Hours work include both hours the employer has requested the employee to work, and work the employer knows or has reason to know the employee is performing. Simply making a rule that employees cannot work outside of regular working hours is not enough: management has to enforce the rule. Still, it is best to ask your employer before working overtime.

For some people, the “regular rate of pay” used to calculate overtime pay is more than just hourly wages.

  • The Department of Labor’s Overtime Calculator provides additional information on regular rate of pay.

For more information overtime, see the Fair Labor Standards Act Advisor from the U.S. Department of Labor

Can state and local government employers give compensatory time off instead of overtime pay?

State and local government employers can provide compensatory time off instead of overtime pay under certain circumstances. State and local governments can provide compensatory time only if:

  1. there's an agreement or understanding before the overtime work that the employee will receive compensatory time instead of overtime pay, and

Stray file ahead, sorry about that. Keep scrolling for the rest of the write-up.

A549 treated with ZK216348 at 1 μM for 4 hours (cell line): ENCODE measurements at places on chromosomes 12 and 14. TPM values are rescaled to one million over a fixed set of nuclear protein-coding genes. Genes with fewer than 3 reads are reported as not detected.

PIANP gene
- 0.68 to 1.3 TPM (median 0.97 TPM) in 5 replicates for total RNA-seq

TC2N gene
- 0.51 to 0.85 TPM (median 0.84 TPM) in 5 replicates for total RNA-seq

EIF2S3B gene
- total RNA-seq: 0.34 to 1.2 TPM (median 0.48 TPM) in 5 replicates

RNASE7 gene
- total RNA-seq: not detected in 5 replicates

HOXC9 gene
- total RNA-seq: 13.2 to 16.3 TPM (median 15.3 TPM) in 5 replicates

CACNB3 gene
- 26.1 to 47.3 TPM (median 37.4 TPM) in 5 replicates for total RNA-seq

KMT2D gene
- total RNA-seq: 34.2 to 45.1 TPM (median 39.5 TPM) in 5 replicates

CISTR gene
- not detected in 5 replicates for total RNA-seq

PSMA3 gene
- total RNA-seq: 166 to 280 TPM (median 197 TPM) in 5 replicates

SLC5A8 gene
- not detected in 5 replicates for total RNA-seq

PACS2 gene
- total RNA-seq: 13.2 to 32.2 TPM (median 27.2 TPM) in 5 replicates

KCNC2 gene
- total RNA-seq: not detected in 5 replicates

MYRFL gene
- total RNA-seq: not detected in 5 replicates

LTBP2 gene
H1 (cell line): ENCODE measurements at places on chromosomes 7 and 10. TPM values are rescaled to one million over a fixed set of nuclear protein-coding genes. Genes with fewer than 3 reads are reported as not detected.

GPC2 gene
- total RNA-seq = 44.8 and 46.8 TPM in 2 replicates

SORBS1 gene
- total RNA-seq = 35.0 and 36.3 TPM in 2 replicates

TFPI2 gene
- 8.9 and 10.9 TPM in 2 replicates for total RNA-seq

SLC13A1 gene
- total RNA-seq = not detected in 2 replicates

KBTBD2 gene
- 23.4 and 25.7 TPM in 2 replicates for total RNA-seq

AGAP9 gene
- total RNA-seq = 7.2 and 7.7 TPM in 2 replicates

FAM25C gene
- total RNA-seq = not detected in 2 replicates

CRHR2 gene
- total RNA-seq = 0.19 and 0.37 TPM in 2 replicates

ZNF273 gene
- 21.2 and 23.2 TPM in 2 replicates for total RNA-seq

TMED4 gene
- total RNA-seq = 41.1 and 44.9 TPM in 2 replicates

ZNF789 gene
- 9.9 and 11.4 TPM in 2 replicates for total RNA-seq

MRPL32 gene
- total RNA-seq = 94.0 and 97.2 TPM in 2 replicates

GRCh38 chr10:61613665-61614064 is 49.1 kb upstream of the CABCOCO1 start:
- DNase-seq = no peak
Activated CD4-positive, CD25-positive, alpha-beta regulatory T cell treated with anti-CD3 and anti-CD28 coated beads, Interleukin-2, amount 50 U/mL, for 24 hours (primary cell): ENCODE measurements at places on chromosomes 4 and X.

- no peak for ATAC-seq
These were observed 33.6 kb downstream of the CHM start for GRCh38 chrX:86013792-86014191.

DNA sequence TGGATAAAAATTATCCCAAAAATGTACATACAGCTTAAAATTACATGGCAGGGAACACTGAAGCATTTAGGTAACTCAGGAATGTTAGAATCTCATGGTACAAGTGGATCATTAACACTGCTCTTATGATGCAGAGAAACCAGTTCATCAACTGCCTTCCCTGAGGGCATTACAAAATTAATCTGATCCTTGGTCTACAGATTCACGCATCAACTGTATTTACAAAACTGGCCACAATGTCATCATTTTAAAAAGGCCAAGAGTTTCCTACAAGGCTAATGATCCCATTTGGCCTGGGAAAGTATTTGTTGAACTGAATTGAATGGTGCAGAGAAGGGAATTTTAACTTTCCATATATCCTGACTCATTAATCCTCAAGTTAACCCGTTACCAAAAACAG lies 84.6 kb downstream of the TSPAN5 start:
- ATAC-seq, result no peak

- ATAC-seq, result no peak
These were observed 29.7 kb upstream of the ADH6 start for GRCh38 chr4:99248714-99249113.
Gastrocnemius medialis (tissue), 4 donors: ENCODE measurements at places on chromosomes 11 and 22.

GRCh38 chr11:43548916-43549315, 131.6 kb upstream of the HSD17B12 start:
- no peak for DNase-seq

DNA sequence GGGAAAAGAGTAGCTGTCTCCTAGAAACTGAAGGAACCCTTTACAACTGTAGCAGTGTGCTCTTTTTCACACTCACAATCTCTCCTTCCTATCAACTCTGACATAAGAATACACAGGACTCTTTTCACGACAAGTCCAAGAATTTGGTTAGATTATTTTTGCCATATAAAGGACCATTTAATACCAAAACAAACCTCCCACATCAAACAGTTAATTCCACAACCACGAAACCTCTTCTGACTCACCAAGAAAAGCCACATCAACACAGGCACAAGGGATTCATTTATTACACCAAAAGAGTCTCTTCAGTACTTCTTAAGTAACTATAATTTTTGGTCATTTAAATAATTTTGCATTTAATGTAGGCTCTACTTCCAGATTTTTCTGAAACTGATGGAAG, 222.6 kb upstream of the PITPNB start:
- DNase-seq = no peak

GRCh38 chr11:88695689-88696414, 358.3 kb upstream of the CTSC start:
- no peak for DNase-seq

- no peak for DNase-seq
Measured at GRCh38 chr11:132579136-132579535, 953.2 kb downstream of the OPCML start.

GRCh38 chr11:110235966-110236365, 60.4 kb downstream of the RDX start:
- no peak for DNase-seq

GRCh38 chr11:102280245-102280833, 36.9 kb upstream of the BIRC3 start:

2. the employee hasn't accrued (earned but not used) more compensatory time than the limit (480 hours for public safety, emergency response, or seasonal work; 240 hours for other work)

For every hour of overtime worked, the employee must be given one and one-half hours of compensatory time. For example, an employee who works 2 hours of overtime should get 3 hours of compensatory time.  

For more information, read the federal regulations on compensatory time given by state and local government employers or visit the FLSA Overtime Calculator Advisor section on State and Local Government Employees.  

What deductions can my employer make from my pay? (back to top)

Your employer can only deduct certain items from your wages. Iowa Code section 91A.5 provides a list of items an employer cannot deduct from your wages.